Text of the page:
Tuesday, June 23, 2009

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Downgrade From Windows 7 Will Be Available Till April 2011

Talks about downgrading From Windows 7 has already begin even though the current version of Windows 7 is still not the final version. Earlier, (Back in April) Microsoft first disclosed that Windows 7 customers would have downgrade rights to XP instead of just to Windows Vista. 


As much as Microsoft would like to cut off XP's air supply, customers still want the option, even with Windows 7. [Microsoft Windows XP To Continue Untill 8th April 2014 | Enters “Extended Support” phase].
In a reversal of its earlier stance, Microsoft officials confirmed that customers will be able to downgrade from Windows 7 to Windows XP for a year and a half after the new system ships, or until the first Service Pack drops -- whichever comes first.
Who Can Avail This Option:
The downgrade option is also not available to all Windows 7 users. Downgrade rights apply to purchasers of Windows 7 Professional and Windows 7 Ultimate, so the option isn't available to customers who buy Windows 7 Home Premium. Additionally, customers who have either Software Assurance subscriptions or Enterprise Agreements with Microsoft can continue to get the downgrade as long as they want.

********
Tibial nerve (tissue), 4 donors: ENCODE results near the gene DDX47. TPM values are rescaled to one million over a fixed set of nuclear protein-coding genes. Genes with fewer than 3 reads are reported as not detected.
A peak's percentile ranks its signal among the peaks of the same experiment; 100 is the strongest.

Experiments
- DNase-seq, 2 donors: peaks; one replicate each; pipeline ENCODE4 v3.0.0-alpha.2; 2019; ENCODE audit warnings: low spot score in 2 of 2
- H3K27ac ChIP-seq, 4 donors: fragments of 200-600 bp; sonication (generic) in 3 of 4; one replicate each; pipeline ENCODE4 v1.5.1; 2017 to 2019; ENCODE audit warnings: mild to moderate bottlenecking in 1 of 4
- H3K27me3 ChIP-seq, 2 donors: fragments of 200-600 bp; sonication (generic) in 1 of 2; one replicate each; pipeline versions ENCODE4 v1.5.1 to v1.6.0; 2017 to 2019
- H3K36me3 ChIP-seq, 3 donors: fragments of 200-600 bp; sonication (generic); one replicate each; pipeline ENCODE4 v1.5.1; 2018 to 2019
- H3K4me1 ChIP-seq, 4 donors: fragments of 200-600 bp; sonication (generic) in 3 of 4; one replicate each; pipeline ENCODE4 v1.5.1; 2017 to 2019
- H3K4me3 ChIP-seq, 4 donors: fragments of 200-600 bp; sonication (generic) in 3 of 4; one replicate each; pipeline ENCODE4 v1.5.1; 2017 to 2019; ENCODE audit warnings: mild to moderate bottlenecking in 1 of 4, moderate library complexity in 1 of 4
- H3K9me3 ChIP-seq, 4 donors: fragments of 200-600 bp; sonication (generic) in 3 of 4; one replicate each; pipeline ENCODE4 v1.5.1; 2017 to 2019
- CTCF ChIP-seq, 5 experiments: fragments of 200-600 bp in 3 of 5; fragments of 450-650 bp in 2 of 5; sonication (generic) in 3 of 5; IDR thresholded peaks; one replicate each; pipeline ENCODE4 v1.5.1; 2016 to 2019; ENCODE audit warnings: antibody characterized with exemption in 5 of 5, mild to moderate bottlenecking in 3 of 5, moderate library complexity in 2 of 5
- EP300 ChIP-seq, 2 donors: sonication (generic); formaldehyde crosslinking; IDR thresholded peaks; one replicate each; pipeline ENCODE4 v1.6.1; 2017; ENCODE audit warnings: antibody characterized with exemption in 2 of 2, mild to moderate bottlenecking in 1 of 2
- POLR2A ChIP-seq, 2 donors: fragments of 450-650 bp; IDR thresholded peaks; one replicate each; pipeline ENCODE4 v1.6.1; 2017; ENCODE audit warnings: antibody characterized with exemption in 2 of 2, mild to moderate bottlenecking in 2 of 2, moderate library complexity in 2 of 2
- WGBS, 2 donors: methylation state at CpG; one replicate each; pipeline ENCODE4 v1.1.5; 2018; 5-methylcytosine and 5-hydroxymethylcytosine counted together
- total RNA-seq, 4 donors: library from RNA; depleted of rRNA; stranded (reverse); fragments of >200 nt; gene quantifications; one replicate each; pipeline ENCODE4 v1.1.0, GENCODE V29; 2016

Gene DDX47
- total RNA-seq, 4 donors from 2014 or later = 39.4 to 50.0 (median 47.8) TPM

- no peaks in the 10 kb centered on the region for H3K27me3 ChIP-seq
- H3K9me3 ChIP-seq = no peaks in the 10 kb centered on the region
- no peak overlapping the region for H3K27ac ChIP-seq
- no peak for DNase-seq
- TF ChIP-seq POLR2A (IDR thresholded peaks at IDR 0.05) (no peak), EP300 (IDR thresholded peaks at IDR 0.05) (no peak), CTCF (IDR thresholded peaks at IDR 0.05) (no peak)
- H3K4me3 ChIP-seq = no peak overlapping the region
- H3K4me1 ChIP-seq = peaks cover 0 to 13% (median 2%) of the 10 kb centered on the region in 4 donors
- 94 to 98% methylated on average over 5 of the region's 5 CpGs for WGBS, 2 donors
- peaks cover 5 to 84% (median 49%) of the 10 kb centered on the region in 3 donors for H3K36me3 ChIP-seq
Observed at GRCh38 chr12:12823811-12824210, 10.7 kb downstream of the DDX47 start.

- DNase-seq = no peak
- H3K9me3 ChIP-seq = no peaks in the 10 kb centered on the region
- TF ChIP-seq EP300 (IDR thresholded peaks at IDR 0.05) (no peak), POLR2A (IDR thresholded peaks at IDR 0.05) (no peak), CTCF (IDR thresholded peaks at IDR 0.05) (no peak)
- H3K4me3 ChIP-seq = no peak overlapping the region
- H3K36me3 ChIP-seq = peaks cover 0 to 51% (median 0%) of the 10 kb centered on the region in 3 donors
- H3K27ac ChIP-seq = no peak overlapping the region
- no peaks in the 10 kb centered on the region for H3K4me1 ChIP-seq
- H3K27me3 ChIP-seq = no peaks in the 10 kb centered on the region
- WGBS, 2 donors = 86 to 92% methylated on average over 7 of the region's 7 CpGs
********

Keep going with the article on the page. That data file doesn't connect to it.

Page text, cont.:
"Windows 7 Professional and Ultimate customers will have the option to downgrade to Windows XP Professional from PCs that ship within 18 months following the general availability of Windows 7 or until the release of a Windows 7 service pack (SP), whichever is sooner and if an SP is developed."
Previously, the company had set the cutoff date for downgrading to XP at six months after Windows 7's ship date, which is currently set for October 22. That would have cut off availability of XP downgrades on April 30, 2010.[Windows 7 Will Be Shipped This Year]
Now that's been extended. The latest that Microsoft will enable XP downgrades will be the end of April 2011.
There are reasons why customers might want to weigh their options when it comes to keeping Windows 7 or downgrading to XP. One significant shortcoming: mainstream support for XP expired on April 14. Microsoft's "extended support" is still available for the operating system, although that includes only security patches for free -- other support requires payment. That offering runs until August 8, 2014. While the newest policy change may please some customers, it doesn't address the needs of many.
I would have liked to have seen Microsoft say [expiration] is whichever comes later, because we don't know when SP1 is going to come out
How To Approach Windows 7?
The best approach is to start by throwing away preconceptions from earlier Windows versions and approach the new OS with an open mind. That's the best way to decide whether to incorporate Windows 7 than going for downgrade in the later stage.

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Haja Peer Mohamed H, Software Engineer by profession, Author, Founder and CEO of "bench3" you can connect with me on Twitter , Facebook and also onGoogle+

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